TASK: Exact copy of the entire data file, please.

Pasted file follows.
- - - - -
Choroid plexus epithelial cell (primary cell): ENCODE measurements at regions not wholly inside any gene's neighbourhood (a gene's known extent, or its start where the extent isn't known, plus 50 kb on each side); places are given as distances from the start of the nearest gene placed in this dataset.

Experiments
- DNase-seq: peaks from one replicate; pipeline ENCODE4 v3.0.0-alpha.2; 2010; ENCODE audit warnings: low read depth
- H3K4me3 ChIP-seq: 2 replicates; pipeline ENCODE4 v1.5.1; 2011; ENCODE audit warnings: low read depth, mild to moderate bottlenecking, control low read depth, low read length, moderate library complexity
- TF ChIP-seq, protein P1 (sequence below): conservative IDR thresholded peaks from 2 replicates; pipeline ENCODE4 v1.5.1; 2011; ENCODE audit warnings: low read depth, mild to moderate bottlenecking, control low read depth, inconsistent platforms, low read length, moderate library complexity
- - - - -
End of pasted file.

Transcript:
Choroid plexus epithelial cell (primary cell): ENCODE measurements at regions not wholly inside any gene's neighbourhood (a gene's known extent, or its start where the extent isn't known, plus 50 kb on each side); places are given as distances from the start of the nearest gene placed in this dataset.

Experiments
- DNase-seq: peaks from one replicate; pipeline ENCODE4 v3.0.0-alpha.2; 2010; ENCODE audit warnings: low read depth
- H3K4me3 ChIP-seq: 2 replicates; pipeline ENCODE4 v1.5.1; 2011; ENCODE audit warnings: low read depth, mild to moderate bottlenecking, control low read depth, low read length, moderate library complexity
- TF ChIP-seq, protein P1 (sequence below): conservative IDR thresholded peaks from 2 replicates; pipeline ENCODE4 v1.5.1; 2011; ENCODE audit warnings: low read depth, mild to moderate bottlenecking, control low read depth, inconsistent platforms, low read length, moderate library complexity